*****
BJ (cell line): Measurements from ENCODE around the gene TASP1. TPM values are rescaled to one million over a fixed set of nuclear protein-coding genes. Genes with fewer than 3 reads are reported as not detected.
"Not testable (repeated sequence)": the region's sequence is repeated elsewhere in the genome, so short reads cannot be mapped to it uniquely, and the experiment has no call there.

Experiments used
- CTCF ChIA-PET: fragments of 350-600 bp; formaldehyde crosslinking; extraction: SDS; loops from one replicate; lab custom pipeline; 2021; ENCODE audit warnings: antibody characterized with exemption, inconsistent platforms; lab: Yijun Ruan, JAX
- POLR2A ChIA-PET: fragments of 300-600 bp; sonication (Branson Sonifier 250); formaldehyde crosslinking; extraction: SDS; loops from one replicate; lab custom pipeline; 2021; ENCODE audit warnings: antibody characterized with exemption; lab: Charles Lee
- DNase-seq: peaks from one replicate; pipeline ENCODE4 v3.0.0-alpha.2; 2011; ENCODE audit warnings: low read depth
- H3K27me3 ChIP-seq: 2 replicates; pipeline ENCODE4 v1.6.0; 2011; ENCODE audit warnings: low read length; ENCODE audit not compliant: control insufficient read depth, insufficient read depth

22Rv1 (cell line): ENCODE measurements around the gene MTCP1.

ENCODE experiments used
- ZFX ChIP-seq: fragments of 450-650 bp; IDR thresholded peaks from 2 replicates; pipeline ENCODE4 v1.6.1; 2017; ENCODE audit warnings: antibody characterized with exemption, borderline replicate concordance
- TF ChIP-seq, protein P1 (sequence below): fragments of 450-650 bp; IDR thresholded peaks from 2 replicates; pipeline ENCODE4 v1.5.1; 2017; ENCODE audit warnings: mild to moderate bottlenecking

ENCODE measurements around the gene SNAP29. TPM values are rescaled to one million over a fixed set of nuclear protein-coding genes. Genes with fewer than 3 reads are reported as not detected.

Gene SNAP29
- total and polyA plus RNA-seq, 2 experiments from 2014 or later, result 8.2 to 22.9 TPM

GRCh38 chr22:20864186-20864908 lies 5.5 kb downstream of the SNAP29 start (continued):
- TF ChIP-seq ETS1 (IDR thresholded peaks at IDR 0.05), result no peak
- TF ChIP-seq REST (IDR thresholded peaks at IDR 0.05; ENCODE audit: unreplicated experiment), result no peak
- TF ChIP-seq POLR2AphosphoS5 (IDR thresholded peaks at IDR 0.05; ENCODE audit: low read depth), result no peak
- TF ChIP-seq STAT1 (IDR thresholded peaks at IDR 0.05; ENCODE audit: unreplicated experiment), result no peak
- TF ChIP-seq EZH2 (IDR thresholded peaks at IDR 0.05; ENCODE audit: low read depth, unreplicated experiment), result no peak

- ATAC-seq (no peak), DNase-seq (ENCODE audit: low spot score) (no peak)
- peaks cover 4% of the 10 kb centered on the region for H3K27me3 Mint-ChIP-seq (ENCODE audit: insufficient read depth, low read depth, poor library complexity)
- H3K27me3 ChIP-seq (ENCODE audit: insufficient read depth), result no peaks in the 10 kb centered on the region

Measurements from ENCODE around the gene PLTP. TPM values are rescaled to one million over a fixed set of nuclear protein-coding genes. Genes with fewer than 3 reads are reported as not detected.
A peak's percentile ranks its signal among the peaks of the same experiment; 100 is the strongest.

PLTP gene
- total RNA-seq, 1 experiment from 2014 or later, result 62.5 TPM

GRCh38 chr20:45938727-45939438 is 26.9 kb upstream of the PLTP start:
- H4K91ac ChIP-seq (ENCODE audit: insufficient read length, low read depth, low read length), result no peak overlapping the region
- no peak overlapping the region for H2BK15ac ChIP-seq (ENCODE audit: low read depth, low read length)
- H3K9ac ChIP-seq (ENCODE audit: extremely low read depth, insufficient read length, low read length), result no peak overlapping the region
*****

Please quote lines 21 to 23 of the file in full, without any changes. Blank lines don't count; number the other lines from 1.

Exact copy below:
- ATAC-seq (no peak), DNase-seq (ENCODE audit: low spot score) (no peak)
- peaks cover 4% of the 10 kb centered on the region for H3K27me3 Mint-ChIP-seq (ENCODE audit: insufficient read depth, low read depth, poor library complexity)
- H3K27me3 ChIP-seq (ENCODE audit: insufficient read depth), result no peaks in the 10 kb centered on the region